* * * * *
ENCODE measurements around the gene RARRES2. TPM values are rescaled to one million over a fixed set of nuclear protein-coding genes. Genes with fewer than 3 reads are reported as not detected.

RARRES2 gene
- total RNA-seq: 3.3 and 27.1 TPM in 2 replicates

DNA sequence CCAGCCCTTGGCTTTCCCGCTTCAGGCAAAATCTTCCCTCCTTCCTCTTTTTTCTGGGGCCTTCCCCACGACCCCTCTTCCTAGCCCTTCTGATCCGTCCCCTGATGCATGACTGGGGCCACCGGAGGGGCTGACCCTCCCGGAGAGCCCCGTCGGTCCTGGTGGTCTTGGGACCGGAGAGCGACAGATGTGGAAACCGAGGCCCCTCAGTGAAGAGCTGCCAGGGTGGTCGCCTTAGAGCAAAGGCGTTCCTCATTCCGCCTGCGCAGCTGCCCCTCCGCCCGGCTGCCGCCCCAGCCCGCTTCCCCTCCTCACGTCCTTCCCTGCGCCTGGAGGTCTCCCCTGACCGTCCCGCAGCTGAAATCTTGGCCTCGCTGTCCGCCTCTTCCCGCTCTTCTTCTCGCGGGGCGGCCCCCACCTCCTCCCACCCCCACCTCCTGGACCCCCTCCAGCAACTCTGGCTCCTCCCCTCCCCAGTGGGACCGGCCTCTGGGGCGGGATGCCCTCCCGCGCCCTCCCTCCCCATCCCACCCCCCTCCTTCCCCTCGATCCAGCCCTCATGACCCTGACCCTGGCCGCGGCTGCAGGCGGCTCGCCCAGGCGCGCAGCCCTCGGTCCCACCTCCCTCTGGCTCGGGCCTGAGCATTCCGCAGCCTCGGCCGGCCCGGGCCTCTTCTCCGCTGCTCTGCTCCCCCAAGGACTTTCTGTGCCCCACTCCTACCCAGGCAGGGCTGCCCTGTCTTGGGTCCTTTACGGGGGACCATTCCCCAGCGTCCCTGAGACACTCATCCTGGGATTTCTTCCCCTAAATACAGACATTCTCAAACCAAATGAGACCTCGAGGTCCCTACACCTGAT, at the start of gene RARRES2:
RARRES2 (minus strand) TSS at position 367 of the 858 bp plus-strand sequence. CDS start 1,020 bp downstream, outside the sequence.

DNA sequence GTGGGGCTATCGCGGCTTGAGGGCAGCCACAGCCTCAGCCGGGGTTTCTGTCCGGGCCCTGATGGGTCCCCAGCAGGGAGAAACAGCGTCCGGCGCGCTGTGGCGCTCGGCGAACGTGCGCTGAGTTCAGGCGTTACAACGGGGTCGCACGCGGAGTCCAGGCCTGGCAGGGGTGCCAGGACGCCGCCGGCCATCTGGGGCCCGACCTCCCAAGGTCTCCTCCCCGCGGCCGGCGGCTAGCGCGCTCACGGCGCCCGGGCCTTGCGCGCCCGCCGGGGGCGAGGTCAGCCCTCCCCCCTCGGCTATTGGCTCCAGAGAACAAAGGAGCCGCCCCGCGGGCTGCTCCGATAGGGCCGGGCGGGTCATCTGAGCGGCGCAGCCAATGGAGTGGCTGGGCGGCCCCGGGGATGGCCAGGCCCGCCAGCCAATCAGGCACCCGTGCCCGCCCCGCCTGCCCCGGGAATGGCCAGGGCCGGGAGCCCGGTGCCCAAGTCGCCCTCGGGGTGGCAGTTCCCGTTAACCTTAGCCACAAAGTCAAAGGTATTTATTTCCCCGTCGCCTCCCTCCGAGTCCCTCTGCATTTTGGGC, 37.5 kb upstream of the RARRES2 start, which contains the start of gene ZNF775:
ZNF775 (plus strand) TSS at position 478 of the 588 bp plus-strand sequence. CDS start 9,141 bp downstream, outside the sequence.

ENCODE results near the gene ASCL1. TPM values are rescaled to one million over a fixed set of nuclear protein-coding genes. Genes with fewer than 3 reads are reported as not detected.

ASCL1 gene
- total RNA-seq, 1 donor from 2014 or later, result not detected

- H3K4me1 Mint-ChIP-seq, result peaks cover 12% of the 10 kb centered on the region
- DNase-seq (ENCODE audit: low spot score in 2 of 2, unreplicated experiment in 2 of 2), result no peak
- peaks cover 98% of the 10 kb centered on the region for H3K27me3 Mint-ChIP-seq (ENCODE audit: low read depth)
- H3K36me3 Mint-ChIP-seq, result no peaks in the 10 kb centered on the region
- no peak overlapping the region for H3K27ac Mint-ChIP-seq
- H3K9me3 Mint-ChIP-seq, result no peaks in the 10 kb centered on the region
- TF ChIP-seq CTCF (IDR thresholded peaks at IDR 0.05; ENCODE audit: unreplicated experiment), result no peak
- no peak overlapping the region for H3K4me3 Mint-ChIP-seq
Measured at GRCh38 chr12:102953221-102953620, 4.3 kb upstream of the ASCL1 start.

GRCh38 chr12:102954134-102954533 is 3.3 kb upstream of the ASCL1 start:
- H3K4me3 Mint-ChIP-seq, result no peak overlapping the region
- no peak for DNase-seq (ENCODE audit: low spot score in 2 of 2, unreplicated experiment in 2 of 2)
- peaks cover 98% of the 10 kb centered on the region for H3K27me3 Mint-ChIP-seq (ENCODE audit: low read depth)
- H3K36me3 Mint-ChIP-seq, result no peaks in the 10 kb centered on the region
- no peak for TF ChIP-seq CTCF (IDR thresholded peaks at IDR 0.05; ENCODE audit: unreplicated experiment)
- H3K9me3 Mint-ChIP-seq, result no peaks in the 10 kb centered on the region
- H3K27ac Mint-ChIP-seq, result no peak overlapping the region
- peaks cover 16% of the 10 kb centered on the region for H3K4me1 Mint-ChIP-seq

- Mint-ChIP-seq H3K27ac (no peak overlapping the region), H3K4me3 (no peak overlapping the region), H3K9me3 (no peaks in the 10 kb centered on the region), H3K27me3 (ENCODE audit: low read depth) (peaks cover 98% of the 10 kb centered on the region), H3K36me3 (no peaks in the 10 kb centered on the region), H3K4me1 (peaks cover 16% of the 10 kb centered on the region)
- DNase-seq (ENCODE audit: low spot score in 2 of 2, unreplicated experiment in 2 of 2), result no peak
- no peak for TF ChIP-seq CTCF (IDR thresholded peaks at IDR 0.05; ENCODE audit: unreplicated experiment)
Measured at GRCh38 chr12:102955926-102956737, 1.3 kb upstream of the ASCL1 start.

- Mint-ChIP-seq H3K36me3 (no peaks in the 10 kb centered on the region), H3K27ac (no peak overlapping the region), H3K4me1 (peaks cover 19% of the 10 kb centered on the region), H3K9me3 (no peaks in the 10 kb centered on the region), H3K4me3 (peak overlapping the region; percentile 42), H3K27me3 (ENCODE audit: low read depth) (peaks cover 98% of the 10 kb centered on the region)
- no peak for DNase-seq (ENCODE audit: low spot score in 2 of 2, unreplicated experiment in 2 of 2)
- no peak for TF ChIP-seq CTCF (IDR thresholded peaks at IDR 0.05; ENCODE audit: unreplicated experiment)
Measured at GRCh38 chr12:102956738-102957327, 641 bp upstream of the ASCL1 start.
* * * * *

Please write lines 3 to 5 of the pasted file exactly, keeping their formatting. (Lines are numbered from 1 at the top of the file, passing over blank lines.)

- total RNA-seq: 3.3 and 27.1 TPM in 2 replicates

DNA sequence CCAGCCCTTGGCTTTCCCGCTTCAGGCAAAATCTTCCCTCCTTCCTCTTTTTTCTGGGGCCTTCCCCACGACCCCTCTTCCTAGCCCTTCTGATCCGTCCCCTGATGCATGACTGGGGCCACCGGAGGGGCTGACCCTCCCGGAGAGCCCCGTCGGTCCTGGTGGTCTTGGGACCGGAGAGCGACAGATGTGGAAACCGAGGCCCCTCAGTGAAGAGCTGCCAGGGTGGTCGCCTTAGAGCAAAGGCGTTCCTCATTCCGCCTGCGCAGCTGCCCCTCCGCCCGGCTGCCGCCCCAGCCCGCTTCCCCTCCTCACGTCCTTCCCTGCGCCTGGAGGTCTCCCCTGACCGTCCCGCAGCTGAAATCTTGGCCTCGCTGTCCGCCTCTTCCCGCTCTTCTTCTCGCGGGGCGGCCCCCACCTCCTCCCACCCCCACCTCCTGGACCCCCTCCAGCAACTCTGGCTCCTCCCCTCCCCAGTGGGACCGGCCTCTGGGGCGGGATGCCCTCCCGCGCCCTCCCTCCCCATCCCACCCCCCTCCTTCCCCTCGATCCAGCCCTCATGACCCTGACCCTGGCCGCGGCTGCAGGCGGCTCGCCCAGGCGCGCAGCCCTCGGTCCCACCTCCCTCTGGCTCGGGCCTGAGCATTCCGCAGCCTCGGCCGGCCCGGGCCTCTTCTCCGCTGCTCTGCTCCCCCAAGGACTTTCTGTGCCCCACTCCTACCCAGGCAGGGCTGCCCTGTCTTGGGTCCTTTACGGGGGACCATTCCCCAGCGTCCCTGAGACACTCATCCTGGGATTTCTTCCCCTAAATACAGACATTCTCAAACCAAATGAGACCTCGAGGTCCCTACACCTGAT, at the start of gene RARRES2:
RARRES2 (minus strand) TSS at position 367 of the 858 bp plus-strand sequence. CDS start 1,020 bp downstream, outside the sequence.